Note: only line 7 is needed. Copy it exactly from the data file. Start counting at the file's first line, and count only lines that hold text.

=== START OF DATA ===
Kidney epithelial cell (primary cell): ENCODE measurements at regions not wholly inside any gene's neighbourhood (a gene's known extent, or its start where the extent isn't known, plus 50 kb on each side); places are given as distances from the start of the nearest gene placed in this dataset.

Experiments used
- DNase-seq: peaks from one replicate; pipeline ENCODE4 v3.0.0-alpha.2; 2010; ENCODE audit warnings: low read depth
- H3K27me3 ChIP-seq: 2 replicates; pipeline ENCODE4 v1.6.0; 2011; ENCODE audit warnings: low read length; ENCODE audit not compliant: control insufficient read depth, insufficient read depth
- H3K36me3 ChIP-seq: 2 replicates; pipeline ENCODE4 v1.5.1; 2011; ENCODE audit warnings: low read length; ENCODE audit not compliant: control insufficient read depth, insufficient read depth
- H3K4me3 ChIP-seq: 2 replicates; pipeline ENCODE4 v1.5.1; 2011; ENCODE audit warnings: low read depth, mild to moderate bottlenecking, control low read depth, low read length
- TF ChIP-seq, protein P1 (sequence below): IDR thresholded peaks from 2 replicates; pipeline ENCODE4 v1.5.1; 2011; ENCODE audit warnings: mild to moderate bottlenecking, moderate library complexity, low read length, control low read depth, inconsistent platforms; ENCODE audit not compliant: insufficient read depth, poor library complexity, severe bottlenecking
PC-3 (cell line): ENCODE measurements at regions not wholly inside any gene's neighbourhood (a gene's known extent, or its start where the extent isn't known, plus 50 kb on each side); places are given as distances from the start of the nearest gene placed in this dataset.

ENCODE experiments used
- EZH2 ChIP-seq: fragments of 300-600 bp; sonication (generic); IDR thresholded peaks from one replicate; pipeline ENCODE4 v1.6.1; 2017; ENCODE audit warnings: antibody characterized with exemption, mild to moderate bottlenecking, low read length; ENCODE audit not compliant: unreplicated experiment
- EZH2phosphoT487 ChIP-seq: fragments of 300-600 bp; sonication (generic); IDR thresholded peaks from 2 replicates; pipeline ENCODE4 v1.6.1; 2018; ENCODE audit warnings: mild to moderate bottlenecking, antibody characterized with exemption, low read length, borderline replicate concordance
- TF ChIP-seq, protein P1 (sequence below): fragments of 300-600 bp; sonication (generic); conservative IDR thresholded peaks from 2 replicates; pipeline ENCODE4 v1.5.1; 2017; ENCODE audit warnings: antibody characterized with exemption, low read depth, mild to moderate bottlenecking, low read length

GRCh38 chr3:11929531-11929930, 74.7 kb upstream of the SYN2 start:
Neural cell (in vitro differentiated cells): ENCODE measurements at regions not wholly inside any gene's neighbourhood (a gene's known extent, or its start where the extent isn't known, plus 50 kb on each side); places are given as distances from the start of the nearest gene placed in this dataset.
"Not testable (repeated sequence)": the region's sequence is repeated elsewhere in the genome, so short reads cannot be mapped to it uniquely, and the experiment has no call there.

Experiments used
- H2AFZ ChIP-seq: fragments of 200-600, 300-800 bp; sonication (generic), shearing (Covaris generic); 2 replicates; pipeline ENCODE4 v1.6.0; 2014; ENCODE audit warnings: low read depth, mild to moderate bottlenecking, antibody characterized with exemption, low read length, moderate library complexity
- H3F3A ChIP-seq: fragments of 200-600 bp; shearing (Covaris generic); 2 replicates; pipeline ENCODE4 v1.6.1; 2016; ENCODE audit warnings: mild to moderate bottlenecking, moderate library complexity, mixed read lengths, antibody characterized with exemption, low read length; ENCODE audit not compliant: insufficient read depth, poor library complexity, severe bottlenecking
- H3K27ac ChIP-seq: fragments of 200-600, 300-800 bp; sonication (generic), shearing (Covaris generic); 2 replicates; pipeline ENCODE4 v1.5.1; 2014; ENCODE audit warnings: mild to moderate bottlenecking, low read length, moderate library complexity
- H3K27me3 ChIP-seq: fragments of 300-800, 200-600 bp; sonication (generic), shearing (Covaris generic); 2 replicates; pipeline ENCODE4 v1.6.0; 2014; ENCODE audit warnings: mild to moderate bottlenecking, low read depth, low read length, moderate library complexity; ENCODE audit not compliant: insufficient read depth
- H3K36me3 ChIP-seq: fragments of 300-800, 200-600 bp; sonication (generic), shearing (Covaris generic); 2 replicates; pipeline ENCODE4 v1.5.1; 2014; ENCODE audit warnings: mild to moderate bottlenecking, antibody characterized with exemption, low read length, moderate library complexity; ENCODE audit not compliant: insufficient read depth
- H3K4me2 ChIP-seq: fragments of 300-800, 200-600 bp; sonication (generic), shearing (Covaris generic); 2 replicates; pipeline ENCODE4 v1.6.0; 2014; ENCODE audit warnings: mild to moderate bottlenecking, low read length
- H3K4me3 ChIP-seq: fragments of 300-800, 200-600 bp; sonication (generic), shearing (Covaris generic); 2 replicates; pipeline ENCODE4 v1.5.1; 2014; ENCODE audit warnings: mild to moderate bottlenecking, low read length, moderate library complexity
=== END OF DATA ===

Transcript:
- TF ChIP-seq, protein P1 (sequence below): IDR thresholded peaks from 2 replicates; pipeline ENCODE4 v1.5.1; 2011; ENCODE audit warnings: mild to moderate bottlenecking, moderate library complexity, low read length, control low read depth, inconsistent platforms; ENCODE audit not compliant: insufficient read depth, poor library complexity, severe bottlenecking